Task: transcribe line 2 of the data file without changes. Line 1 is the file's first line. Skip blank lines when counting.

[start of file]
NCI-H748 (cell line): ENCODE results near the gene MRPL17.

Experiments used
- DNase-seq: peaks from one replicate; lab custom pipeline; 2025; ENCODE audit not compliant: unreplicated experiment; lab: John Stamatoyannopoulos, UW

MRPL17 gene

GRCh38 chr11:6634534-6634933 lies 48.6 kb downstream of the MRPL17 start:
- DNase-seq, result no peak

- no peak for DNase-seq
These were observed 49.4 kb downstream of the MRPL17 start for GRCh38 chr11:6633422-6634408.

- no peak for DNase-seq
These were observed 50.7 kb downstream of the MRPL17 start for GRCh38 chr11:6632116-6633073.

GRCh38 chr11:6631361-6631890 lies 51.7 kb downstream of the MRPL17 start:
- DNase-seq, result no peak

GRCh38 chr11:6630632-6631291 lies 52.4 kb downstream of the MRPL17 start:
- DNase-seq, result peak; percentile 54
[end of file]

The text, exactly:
Experiments used